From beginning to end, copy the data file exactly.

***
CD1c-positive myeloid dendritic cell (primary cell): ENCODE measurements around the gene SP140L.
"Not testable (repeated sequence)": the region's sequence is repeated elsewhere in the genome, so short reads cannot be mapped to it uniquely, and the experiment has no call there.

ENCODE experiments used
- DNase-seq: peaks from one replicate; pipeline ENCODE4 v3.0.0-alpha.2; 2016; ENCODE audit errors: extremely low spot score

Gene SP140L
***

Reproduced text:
CD1c-positive myeloid dendritic cell (primary cell): ENCODE measurements around the gene SP140L.
"Not testable (repeated sequence)": the region's sequence is repeated elsewhere in the genome, so short reads cannot be mapped to it uniquely, and the experiment has no call there.

ENCODE experiments used
- DNase-seq: peaks from one replicate; pipeline ENCODE4 v3.0.0-alpha.2; 2016; ENCODE audit errors: extremely low spot score

Gene SP140L